Tuesday, December 23, 2014

NISMOStuff TV Review: Black Mirror

I think this may be only my second TV review that I've done on my site out of the near 1500 posts I've put up on here.

Black Mirror is and was broadcast in the UK but has made its way over here to the States on Netflix.  The series is only two seasons long and each season is only three episodes long.  I am only through the first "season" but I have no problem recommending it as highly as anything I've seen on TV, perhaps ever.  The show is completely episodic in nature with each one a wholly contained world and story that is wrapped up within that single edition.  Each episode is fully formed and rich in detail and characters feeling like each one lasts much longer than its less than an hour length and much more like a feature film than a TV show.  Every show changes its cast, storyline, world, characters, etc.  There is nothing connecting one to another besides the artists behind the camera and the quality in front of it.

In fact this is where I would quibble with other critics of the show.  Others have compared it to things like The Twilight Zone, Alfred Hitchcock Presents or similar while I find it much grander in its scale.  I find it more comparable to something like a Fincher or Ridley Scott film with a healthy dose of social satire thrown in.  The show focuses neatly on the intersection of near term technological developments (media, internet, consumerism, entertainment, Artificial Intelligence, etc.) and how they change our place in such a rapidly changing world.  How our modern world impacts our romantic relationships, our governments, media, etc. are all covered here and in ways that will make you laugh and cringe (say the forcing of the UK's Prime Minister to have sex with a pig on live TV/Internet?) in ways I didn't think possible.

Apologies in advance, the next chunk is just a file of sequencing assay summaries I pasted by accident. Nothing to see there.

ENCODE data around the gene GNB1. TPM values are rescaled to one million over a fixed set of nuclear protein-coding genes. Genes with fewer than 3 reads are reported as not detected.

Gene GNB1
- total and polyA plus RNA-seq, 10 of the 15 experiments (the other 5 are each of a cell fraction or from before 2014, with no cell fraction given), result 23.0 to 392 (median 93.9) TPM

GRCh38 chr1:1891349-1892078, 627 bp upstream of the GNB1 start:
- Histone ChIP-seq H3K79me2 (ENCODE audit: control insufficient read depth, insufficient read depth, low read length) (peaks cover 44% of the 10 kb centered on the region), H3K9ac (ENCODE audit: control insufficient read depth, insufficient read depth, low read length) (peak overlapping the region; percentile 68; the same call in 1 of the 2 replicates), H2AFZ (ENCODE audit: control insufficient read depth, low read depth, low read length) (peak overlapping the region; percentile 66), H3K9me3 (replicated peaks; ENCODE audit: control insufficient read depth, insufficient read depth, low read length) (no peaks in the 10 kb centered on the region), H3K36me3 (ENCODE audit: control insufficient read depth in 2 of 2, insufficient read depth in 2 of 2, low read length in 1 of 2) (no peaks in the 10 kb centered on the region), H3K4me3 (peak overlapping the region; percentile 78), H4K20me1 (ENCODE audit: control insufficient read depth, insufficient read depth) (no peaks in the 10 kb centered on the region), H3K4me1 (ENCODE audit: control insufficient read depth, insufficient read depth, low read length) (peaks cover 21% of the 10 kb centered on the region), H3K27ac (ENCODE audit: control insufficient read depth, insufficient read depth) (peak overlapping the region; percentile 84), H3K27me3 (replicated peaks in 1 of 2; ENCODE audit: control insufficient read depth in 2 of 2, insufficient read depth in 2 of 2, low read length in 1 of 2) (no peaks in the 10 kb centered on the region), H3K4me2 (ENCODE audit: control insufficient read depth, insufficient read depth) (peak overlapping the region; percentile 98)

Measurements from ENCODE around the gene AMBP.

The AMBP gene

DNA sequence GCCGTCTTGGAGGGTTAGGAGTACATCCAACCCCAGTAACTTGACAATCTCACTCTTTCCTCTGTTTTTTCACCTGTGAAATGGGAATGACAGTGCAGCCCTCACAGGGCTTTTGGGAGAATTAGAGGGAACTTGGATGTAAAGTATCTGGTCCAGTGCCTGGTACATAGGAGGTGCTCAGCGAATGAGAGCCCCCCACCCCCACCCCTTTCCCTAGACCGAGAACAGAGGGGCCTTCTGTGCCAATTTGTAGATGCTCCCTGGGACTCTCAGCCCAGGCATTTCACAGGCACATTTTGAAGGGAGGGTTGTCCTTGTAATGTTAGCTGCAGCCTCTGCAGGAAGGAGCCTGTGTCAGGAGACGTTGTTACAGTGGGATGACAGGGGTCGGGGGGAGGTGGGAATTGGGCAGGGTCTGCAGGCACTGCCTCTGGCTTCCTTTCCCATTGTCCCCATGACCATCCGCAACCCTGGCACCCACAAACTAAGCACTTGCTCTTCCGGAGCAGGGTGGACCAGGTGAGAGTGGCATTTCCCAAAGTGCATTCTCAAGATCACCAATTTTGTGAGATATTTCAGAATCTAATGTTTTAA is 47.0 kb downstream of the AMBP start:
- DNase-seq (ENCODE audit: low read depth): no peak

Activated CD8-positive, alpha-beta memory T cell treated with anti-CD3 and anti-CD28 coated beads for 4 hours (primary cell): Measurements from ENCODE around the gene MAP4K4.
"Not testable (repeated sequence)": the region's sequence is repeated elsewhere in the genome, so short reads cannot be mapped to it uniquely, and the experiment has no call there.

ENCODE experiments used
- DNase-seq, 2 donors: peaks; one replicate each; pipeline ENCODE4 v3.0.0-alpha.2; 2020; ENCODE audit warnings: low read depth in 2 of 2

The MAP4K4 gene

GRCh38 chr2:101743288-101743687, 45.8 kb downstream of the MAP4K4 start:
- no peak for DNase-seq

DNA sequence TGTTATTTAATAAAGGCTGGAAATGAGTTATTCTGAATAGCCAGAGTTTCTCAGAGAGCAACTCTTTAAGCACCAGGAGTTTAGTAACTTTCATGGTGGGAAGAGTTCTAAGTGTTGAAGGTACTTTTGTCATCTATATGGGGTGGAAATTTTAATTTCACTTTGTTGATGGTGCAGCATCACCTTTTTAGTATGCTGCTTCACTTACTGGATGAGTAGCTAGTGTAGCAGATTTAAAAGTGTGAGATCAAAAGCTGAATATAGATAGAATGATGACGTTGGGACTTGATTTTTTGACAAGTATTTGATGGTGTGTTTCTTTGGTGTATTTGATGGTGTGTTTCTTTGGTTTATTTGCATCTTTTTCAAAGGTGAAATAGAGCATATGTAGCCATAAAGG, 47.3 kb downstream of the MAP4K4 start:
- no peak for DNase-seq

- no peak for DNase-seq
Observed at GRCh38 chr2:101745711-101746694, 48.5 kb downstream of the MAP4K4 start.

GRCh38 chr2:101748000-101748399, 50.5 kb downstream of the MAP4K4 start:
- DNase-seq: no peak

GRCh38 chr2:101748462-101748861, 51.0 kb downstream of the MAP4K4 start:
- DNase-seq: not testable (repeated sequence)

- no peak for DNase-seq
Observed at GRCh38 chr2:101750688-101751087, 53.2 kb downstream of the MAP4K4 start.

The satire, dark humor, insigh,t and skewering of ourselves is at a level I've rarely seen or felt.  Watching a future of ours that is only seconds ahead of where we stand today, unfold and twist our conceptions of what is right and wrong, good and bad is some of the most perverse fun I've had with TV in a long time.  This isn't necessarily "light" fair...I'm as much for some gratuitous violence and nudity as the next guy and blowing away endless hordes of zombies is always a good time but this won't fit in those parameters...it requires a bit more thought, attention and emotional investment but in terms of intellectual and emotional rewards, I have seen little like it.  If you have Netflix or the ability to watch this series, I could not recommend it more highly.

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